Next up…

You’re a meeting and event planner. The boss says… “I want to entertain our 25 best customers at the next big game. Want one of those VIP suites. Set that up.” And you say OK… and then stare at your computer screen trying to figure out what to do next.

The answer? Go to (makes sense). They just happen to be the main supplier of luxury suites at all sporting events and concerts in North America. And they are also really nice (at least to me, so far).

Have to find a private room in a restaurant? If it’s San Francisco…

I get asked all the time… hey, can you recommend a restaurant in San Francisco with a private room that can seat x number of people on such and such a date?

San Francisco Private Dining Venues is free search engine and RFP platform for event planners to locate the best possible venue for their private dining needs. Venues range from fun and casual to fine dining with lots of choices in between. You can submit an RFP on the web site and choose which restaurants should receive it. It’s actually pretty cool. Click here.

Have to do the same thing but in NYC?…You can then search by neighborhood, cuisine, size, and features.  To make the process more efficient (I like efficient because I am lazy, I mean… busy), users can send one Request for Proposal to multiple private dining managers at the same time. Restaurants respond directly to the request via email.

How about this resource… Want to find some special group offer… a hotel that may have just had a major cancellation or has a hole to fill? I wish I could tell you there was just one site (attention entrepreneurs!), but for now you have to go chain by chain. Here are some links to get you started…

Preferred Hotels

Marriott Hotels:

Hyatt Hotels:

Four Seasons Hotels:

Accor Hotels:

Kimpton Hotels:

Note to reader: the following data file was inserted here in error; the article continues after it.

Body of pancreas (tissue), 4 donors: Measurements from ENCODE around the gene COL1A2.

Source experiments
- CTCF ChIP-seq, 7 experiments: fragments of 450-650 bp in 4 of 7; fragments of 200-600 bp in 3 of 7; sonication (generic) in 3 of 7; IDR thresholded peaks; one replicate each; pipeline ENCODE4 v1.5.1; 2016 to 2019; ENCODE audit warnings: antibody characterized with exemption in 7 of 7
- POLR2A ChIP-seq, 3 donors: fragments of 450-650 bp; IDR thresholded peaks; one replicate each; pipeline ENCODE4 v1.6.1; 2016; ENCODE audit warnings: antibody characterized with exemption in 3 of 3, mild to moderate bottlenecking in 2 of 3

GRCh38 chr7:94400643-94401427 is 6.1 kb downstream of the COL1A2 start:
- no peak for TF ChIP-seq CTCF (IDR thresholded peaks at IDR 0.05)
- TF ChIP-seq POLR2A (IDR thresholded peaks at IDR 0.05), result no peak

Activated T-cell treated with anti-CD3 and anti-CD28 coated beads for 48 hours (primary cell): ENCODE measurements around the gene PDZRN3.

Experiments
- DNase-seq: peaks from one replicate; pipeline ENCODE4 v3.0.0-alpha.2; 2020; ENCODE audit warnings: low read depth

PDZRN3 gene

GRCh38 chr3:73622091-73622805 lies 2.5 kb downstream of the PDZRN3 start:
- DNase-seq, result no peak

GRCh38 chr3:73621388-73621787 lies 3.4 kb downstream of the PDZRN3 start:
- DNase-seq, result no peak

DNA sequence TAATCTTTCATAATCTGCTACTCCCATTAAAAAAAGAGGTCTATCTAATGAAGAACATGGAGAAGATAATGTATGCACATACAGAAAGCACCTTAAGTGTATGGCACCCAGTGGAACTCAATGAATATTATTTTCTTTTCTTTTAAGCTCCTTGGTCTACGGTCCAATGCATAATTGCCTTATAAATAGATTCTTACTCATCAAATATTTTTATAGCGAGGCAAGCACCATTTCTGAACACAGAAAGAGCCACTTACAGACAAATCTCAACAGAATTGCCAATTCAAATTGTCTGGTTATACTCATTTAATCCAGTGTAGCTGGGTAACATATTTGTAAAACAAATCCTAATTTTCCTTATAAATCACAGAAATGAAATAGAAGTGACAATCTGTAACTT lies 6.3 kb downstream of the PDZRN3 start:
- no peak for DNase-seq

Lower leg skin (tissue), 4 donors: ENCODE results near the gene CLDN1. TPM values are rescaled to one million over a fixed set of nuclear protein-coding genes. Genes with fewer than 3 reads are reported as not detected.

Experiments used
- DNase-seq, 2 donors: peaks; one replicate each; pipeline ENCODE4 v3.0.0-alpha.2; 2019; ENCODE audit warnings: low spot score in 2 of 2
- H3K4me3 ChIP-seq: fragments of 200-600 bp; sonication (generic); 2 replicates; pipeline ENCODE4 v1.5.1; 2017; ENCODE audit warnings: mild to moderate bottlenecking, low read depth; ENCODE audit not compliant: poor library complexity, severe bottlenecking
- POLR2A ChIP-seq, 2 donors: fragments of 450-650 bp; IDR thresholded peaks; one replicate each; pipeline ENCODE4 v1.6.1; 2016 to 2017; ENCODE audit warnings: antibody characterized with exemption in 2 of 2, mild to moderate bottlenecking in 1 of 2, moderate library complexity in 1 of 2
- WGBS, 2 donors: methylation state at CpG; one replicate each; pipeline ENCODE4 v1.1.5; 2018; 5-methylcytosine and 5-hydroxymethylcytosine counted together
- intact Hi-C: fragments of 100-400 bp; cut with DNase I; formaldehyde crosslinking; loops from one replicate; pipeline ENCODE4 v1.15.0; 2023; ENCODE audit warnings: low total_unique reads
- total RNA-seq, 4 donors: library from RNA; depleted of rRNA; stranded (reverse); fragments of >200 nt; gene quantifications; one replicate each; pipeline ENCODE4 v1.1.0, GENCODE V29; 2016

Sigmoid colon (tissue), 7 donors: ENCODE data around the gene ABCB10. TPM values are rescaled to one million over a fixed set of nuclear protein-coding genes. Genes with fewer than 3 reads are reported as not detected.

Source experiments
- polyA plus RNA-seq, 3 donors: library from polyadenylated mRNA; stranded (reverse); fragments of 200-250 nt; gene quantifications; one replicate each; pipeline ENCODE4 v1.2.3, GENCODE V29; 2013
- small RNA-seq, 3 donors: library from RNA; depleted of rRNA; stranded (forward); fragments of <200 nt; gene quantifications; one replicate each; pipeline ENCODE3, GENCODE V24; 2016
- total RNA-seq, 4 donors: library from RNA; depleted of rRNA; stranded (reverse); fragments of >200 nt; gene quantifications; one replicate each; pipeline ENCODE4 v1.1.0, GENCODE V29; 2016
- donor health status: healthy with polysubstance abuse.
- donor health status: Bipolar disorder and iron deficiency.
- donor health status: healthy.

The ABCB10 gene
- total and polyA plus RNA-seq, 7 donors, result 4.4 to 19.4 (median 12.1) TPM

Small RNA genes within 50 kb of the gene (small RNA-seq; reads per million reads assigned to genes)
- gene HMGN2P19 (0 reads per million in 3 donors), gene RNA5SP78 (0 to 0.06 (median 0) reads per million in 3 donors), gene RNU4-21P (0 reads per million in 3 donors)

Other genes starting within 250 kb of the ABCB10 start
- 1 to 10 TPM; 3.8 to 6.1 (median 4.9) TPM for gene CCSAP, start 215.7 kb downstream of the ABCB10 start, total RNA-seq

Destination Hotels:

Vail Resorts:


I could go on and on…or you could visit and check out our blogs and Libraries, we’ll keep adding as we go so that we, too remain a very “cool on-line resource” for All Things Meetings. Bookmark these resources for when you are next called upon to Plan Something. Or subscribe to our newsletter and we’ll keep you updated. And I am not anonymous. You can actually talk to me ( But check these out for now…

Neil Cramer: President,

Neil started his career working for full-service meeting and incentive planning companies back in 1976, learned the ropes and moved up the ladder to become an Account Executive, managing events world-wide. He switched to the hotel side of the business in 1985 as a Resort Director of Sales, eventually becoming a hotel General Manager. He started his own consulting and event management company in 2001 and has assisted hundreds of companies in finding the best sites and vendors for their meetings, incentives, retreats, conferences, trade-shows, events, team-building (and whatever else you can think of), as well as providing full-service event management when needed. Most recently he has entered the blogosphere and shares his 40 years of experience and industry relationships with an ever-growing following of meeting planners.

Contact Neil Cramer

List to Interview with Neil Cramer, President